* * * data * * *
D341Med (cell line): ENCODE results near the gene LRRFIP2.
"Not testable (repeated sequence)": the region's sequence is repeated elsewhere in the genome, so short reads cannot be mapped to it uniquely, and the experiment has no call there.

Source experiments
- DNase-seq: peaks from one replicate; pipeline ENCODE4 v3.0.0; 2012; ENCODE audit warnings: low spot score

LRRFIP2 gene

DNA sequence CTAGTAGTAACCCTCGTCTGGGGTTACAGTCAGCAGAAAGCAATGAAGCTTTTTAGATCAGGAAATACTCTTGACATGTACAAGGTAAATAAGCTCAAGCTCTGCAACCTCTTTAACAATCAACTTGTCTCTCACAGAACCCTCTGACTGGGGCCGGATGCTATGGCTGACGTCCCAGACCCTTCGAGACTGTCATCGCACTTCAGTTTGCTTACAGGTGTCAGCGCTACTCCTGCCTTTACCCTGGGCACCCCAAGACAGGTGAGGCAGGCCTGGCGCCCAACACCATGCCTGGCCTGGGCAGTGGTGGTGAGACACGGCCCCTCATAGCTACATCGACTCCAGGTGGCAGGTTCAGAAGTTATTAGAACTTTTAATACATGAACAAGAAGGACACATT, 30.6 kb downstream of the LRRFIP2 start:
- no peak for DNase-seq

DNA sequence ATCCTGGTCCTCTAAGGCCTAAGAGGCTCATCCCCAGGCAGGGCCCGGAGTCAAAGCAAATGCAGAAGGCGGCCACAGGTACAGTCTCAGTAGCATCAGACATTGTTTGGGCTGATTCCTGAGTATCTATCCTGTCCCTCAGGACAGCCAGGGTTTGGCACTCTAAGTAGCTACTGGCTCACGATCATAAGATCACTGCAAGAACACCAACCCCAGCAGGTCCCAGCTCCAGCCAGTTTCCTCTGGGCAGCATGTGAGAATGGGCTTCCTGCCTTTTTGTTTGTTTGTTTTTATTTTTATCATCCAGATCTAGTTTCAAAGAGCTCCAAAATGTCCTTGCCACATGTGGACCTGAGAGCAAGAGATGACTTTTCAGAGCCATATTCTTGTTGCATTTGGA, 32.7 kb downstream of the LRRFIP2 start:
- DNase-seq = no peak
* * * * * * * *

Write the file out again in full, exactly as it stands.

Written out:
D341Med (cell line): ENCODE results near the gene LRRFIP2.
"Not testable (repeated sequence)": the region's sequence is repeated elsewhere in the genome, so short reads cannot be mapped to it uniquely, and the experiment has no call there.

Source experiments
- DNase-seq: peaks from one replicate; pipeline ENCODE4 v3.0.0; 2012; ENCODE audit warnings: low spot score

LRRFIP2 gene

DNA sequence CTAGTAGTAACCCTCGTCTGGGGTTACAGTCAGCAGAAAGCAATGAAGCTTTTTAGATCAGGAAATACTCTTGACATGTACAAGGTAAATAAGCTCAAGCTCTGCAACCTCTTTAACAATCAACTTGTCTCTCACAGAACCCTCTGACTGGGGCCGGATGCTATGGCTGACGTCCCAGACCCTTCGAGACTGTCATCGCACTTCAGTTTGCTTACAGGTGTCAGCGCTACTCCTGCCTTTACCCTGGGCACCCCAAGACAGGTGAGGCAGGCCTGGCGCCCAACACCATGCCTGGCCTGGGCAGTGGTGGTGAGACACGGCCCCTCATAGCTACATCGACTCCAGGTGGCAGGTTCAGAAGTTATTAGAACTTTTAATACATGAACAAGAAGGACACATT, 30.6 kb downstream of the LRRFIP2 start:
- no peak for DNase-seq

DNA sequence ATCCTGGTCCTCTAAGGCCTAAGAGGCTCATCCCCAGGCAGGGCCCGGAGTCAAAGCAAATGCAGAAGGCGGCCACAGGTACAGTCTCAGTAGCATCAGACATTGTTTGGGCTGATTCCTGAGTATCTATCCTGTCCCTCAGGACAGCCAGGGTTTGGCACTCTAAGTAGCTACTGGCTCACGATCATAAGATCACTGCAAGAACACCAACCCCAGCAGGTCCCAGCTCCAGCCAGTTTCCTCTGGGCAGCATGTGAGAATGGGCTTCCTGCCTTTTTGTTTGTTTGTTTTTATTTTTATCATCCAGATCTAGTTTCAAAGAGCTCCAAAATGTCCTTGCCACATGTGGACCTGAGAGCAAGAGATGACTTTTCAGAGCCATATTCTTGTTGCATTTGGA, 32.7 kb downstream of the LRRFIP2 start:
- DNase-seq = no peak